Although known primarily for their mountain bikes, American company Marin also caters for the hybrid market, apparently very successfully. Even when the price was revealed (pounds 190 more than all its rivals in the test apart from Raleigh's electric model) the Redwood still easily attracted many more votes than the other bikes tested. It is fitted with new and cunningly designed brakes, called V-brakes, which deliver the sort of remarkably sharp braking power normally associated with higher-priced systems. These have three adjustable settings, translated by Mike Sherman as "good, bloody good and over-the-handlebars". Another well liked feature was the Datatag, a tiny built-in electronic transponder (which can be bought separately for any bike for pounds 25). It transmits a signal which identifies the owner to police or customs officials with the appropriate scanner. Andrew Campbell described the bike as "a chrome-lover's dream, tops for head-turning looks", and marvelled, "I've never felt a bike so light!" Emma Nash's commentary concluded passionately: "I want one!"


For the nearest stockist, call: GT, 01454 201700; Gary Fisher, 0181 954 7798; Marin, 01424 753566; Peugeot, 01234 217707; Raleigh, 0115 942 0202; Muddy Fox, 0181 998 8711. The Real Eco is available only from branches of Halfords, 01527 517601.



The locks were considered for their looks, whether their weight allowed them to be easily portable, ease of locking and of fitting to the bike. In the case of U-locks, attention was paid to the size of the shackle (the "U"-shaped part) as this defined the size of the object to which the lock could be attached.


pounds 20

This straightforward U-lock at the budget end of the market was praised because "it looks strong", as Emma Nash said. Its relative lightness meant "You could even leave it to bounce on the handlebars," decided Mike Sherman. And the lock mechanism which requires you to twist the bar through 90 degrees was seen as a plus point, as it made the lock more secure.


pounds 59.99

This thick cable lock with an armoured steel outer layer was generally admired as being easy to lock to a large post, and for its strength. Andrew Campbell felt that "It wouldn't look that great mounted on the bike, and it might not be that easy to attach." It was heavier than the other locks, except the Kryptonite New York Chain, and this ultimately counted against it.


pounds 49.99

The makers of this small-shackled U-lock boast that it's the only lock tough enough to be guaranteed in New York. Emma Nash didn't like the shackle size. However, security experts advise that it's important to make sure that every inch of the shackle space is filled to make it harder for thieves to insert lock-breaking tools. And its small size would make it a doddle to fit to the bike. Well liked for its bright yellow bar too.


pounds 24.99

Joe Davies considered this medium thickness U-lock, which comes with a supplied bracket, "clumsy-looking", and although its strength wasn't questioned, panel members felt that the bracket was impractical - "You couldn't easily use it if your bike had a fat frame," said Mike Sherman. With a slimmer-framed bike, though, Andrew Campbell commented, "at least it looks easy to fit".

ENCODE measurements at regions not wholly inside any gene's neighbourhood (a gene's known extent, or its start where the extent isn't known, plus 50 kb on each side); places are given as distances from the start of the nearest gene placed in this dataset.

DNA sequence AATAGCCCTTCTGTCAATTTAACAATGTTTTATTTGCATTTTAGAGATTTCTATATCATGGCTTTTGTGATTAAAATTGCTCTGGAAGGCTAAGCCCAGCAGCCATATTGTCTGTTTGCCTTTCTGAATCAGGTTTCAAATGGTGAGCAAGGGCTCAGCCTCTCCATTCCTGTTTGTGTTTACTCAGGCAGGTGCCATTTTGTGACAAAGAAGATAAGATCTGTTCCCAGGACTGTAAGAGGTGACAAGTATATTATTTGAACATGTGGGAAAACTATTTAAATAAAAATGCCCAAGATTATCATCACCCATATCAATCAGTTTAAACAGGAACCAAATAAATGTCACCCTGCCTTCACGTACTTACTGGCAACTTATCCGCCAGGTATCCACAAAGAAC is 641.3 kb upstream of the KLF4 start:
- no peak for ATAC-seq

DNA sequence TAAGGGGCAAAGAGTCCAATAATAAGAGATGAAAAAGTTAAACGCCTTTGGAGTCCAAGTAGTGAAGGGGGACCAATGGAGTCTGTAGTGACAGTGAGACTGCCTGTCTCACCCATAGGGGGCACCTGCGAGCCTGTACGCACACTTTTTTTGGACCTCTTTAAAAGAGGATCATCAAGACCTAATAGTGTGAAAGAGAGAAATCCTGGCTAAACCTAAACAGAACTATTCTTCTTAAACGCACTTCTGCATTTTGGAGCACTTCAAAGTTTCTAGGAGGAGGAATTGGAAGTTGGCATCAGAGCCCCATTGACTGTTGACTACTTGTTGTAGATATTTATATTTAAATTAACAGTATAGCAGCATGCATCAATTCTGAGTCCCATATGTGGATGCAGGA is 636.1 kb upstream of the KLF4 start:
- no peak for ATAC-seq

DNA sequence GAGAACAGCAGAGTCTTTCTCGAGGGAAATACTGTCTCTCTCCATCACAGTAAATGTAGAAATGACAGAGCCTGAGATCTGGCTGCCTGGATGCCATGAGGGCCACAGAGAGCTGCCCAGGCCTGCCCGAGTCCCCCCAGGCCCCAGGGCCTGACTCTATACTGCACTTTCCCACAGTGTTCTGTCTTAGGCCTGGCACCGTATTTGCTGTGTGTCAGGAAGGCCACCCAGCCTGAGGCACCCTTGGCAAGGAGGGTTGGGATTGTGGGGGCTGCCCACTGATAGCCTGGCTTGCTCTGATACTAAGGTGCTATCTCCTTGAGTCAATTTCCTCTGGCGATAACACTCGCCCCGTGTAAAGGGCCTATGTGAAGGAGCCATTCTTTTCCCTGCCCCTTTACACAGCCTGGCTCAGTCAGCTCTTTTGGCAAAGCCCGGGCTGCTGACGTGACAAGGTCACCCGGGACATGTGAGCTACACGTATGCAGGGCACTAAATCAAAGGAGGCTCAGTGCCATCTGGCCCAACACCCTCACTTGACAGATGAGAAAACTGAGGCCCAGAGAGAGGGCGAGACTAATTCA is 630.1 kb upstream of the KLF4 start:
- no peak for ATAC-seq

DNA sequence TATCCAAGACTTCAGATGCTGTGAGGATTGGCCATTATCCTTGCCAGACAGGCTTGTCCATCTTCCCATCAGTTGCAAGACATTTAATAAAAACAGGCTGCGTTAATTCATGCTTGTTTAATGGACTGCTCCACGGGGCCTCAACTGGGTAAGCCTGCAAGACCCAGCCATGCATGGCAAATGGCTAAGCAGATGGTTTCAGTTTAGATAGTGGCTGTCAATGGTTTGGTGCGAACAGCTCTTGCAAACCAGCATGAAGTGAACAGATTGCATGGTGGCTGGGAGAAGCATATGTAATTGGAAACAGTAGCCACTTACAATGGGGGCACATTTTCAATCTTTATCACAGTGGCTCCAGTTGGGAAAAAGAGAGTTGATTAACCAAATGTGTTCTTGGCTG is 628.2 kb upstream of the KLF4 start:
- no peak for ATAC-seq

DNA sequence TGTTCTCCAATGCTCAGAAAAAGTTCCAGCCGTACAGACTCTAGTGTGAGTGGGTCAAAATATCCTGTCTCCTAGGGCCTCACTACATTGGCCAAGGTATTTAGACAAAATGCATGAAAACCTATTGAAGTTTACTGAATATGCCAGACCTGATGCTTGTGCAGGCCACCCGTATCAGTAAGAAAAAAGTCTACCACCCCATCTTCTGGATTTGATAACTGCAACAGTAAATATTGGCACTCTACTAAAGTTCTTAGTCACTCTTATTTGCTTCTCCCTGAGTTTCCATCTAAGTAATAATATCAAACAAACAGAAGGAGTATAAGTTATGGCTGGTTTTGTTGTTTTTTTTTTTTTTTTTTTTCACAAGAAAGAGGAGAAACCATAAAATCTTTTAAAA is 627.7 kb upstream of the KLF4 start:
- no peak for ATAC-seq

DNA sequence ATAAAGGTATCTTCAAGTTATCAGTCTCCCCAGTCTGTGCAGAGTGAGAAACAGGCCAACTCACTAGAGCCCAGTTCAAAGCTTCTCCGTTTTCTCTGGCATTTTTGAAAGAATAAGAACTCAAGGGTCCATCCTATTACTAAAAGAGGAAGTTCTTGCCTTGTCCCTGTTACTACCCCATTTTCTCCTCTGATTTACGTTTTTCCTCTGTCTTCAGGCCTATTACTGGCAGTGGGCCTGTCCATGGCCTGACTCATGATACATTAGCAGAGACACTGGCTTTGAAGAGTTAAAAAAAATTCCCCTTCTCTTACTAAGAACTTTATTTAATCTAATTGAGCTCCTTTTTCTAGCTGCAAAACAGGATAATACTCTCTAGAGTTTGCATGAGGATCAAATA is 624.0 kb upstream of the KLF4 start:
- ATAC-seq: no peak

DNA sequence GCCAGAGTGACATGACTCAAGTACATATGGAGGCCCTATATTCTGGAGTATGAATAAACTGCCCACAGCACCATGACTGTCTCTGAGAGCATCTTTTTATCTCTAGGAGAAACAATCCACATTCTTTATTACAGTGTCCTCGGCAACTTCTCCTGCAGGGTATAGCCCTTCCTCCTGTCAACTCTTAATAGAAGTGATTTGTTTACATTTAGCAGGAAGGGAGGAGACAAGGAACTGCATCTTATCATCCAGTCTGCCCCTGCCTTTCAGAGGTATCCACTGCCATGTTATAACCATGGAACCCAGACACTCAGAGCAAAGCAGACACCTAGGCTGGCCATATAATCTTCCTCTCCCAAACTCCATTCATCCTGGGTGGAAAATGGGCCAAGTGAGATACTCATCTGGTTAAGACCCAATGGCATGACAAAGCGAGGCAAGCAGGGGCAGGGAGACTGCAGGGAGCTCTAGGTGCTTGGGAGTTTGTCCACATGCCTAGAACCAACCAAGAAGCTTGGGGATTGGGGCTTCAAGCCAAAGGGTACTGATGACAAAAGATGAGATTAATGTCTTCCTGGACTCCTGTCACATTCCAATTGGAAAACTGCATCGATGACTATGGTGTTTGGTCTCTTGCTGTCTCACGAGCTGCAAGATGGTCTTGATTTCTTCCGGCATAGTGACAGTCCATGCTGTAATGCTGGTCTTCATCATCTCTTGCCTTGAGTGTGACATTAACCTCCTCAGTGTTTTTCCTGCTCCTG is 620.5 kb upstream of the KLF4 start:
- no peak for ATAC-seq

pounds 79.99

This lock comprised a tough, thick chain lock in a light but strong sleeve. The lock is a small disc lock, just big enough for the chain links, making it hard for would-be thieves to get into. Despite the high price, the only real disadvantage commented on by the panel was its heaviness (more than 2kg). Everyone agreed that the chain felt very secure. Joe Davies: "You couldn't break through that without a crowd gathering." The gleaming links in the chain were admired, but, "If you wore this round your neck while you were cycling, it'd probably cut off the blood supply," was the general feeling about its weight.


Paramount and 104 cable lock, pounds 31.99

This two-lock set (one slim cable lock, one strong U-lock from security-conscious manufacturers Squire) was deemed to be excellent value and hugely versatile. The same key accesses both locks, considered a sensible move by the testers. Both locks were praised for their rigidity, and Joe Davies particularly liked the shackle on the Paramount which, although slim, still seemed very strong. The size of the U-lock was such that it should easily fit any part of the frame, and the cable lock should tuck in neatly, it was thought. These locks won hands down.


pounds 44.99

The chief attraction of the Titan Lite U-lock was its long, slender, light shackle, allowing it to be fitted round a post leaving room for a quick-release front wheel to be tucked in too. Mike Sherman thought it looked elegant, and Andrew Campbell felt the locking mechanism was neat and secure. Emma Nash felt that its slimness belied its evident strength, but wondered if carrying it on the bike might offer fewer options: "When it's this big, there might be less choice as to where it could fit in the frame."


All locks widely available.